- Can you close it? Although it sometimes pays to be optimistic, with so many RFPs to consider, don’t waste time chasing “stretch” opportunities. You should feel confident about your ability to beat the competition when choosing which RFPs to respond to, and which to walk away from.
- Do you have the resources to succeed? Lastly, you don’t want to respond to RFPs requesting work you can’t deliver. This could be for any number of reasons, like the request being just outside your area of expertise or having too many resources devoted to other projects already in progress.
RFP Response Process – What Comes Next?
Once you’ve gotten your intake process in order, and you’ve qualified the opportunity, what comes next? You respond, right?
Not so fast!
The RFP response process is not so simple. Your proposal isn’t just a formality—it is an integral part of the sales journey. You need your proposal to be so good that it will persuade the readers to believe in you, your business, and your solution.
To achieve this, there are several things you need to do before you click that “submit” button.
Read the RFP, Then Read it Again
RFPs include complex, and often exact information on what they are looking for, down to the formatting required for the proposal, and details on exactly how and when to submit.
- Does your legal team need to review documents?
- Do you need to send an Intent to Bid?
- When are clarification questions due?
- In what format should your response be?
- Do you need to submit a hard copy? (Yes, people still ask for these now and then!)
You will need to understand all this information entirely before moving forward with the nitty gritty of writing your responses.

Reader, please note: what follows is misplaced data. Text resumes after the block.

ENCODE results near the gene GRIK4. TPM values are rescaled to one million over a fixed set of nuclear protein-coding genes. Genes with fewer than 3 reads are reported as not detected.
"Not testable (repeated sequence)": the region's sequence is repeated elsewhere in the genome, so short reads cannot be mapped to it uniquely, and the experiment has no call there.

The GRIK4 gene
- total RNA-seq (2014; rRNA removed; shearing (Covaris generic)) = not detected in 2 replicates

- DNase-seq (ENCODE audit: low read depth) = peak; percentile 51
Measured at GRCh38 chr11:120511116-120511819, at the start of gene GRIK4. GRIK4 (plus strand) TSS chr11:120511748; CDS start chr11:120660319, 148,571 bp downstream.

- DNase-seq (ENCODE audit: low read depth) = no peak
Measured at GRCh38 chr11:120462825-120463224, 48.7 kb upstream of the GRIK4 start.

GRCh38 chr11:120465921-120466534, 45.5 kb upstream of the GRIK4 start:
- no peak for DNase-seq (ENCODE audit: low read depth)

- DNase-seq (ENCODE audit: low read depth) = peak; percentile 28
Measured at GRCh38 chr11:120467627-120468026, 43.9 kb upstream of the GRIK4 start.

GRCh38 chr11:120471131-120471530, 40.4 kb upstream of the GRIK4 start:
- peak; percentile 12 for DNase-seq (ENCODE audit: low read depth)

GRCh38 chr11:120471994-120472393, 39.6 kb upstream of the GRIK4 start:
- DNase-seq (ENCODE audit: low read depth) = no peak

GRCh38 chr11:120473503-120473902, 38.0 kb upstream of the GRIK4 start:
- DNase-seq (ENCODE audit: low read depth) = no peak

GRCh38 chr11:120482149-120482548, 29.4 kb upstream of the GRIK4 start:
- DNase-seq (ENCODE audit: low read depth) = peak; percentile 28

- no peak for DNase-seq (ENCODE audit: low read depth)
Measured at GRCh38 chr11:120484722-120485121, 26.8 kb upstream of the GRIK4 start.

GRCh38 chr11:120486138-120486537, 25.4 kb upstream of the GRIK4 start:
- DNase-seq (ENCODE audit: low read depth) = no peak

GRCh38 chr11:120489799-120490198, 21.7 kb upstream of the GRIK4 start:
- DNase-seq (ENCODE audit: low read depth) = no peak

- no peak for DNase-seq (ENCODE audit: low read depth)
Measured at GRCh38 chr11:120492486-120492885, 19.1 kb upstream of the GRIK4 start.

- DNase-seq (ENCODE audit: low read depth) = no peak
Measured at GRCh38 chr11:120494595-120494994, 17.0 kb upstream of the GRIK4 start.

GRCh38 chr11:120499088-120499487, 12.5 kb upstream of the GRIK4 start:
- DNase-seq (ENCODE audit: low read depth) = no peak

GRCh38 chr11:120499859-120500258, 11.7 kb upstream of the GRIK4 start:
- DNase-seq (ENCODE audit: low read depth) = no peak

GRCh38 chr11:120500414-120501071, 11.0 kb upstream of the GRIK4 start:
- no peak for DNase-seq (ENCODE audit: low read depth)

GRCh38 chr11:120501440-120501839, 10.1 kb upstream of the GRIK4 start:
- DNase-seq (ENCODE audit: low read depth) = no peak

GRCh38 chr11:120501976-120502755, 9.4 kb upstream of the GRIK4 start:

Analyze the Competition
As an RFP professional, you’re more than a fantastic writer. You’re a general—and you need to prepare your proposal for the upcoming battle it will inevitably face. Competition is so fierce that nothing but the most mind blowing, powerful proposal will suffice. But just like a general who scopes out the battle field ahead of the conflict, you’ll need to get a sense for who your proposal will be competing against.
Getting this intelligence will help you know even better what areas of strength to highlight, and what areas of weakness to avoid.
Come Up with a Content Plan
You can’t possibly hope to forge a lasting relationship by replying to an RFP with a cookie-cutter template. As they say, failing to plan is planning to fail. With so many RFPs to respond to, it can be tempting to simply not plan at all. But whatever planning your team can make room for will pay off in dividends down the road. Although the actual way in which you plan can take multiple forms, a few key things to include are:
- What existing content applies to this proposal?
- What new content will you need?
- How many SMEs do you need to include, and are they available?
- What are the key dates/deadlines you need to meet?
Assemble the Dream Team
Once you’ve identified that the opportunity is a good one for your business, and you’ve put together most (if not all) of your content plan, you are ready to move onto the next phase: assembling the dream team.
But who exactly participates in the RFP response Process?
RFP Response Process: the Key Contributors
Just as there are various stakeholders and team members involved in the RFP process, pushing it forward to completion, there are likewise several key players making it possible for organizations to win proposals.
Although the actual size and composition of a bidding team will vary from organization to organization, key players often include:
- The RFP Manager who coordinates the proposal process.
- A Proposal Writer who puts pencil to temple and connects it to their brain to write a great RFP response.
- An Ace Content Manager who coordinates winning responses.
- The Bid Manager who ensures the proposal includes the right information and materials to meet the customer’s needs.
- The Graphic Designer who makes the proposal look its best.
- An Executive Sponsor who ensures the bid conveys the message the buying organization’s leadership will connect with.
- Subject Matter Experts (SMEs) who provide accurate technical details. (These are your contacts in various teams around the organization: product, services, development, security & compliance, support, customer success, regional experts.)
The Role of Subject Matter Experts in the RFP Response Process
As you can see from above, many key players involved in the RFP response process lie outside the immediate RFP team. One of those critical players is the subject matter expert.